Capcom's first PlayStation 4 game, Deep Down, is certainly pretty, if (currently) a little shallow, based on our hands-on time with the medieval-meets-modern-day dungeon crawler.
As the first major Japanese-developed PS4 game, Deep Down drew large crowds and long lines at the PlayStation booth at Tokyo Game Show. The third-person action game is certainly impressive from a visual standpoint, largely thanks to its gorgeous photorealistic lighting effects and stunning high-resolution textures.
Gameplay-wise, however, Deep Down isn't particularly impressive yet.
The TGS demo offers just a small slice of what the game hopefully has to offer, giving players one of two armored medieval soldiers to control as they wander through a randomly generated dungeon. Those soldiers come armed with a spear and a few special abilities, like the ability to perform a rushing attack or a spinning slash, each with limited uses.
Melee combat in the Deep Down demo didn't appear to be too complex. Players can perform thrusts with their spear as well as an attack that's paired with a defensive backstep. There's also a loose lock-on that helps provide a bit more accuracy when engaged in combat. Players will also have access to a handful of elemental attack items, like an explosive fireball and a deadly vortex, than can be thrown at enemies from a distance.
Based on our hands-on time, there's not much to Deep Down's combat beyond that. No blocking, parrying or dodge maneuvers; just head-to-head action. There's a real sense of weight to combat, but not much of an impression that you have total control of your character's movement.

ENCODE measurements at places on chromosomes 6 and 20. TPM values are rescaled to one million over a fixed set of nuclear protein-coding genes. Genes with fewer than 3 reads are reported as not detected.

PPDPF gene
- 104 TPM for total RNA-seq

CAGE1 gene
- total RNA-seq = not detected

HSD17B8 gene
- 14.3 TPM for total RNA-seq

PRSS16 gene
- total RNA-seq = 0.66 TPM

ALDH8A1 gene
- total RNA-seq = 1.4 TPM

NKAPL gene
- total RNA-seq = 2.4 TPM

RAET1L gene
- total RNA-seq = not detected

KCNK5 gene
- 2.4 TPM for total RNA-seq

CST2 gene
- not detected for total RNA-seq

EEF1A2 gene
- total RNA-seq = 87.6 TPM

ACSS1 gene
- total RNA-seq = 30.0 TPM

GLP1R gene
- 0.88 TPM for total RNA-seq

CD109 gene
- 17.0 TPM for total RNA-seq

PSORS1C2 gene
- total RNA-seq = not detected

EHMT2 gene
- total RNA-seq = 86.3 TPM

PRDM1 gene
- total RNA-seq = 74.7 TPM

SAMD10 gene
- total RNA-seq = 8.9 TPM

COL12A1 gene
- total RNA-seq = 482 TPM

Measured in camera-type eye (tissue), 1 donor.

Deep Down's TGS demo drops players into a randomly generated dungeon populated with monsters, fire-spewing traps and the occasional treasure chest. The layout of that dungeon is simple and grid-based in its layout, as illustrated by a holographic map that players can pull up by tapping the PS4 controller's touchpad. That dungeon absolutely smacks of something randomly generated, as opposed to organic or intentionally designed, an aspect of Deep Down that doesn't feel suited to a next-generation experience.
While wandering around the algorithmically designed dungeons of Deep Down is entertaining, and its combat serviceable in the slice Capcom brought to Tokyo Game Show, it's the game's visuals that stand out above all else. Characters and environments are beautifully, believably lit, and your soldier animates in an impressively realistic way. The demo doesn't offer the impressive player-versus-massive dragon fights that drew us to Deep Down when it was first unveiled, merely offering a taste of what Capcom has planned for PlayStation 4.
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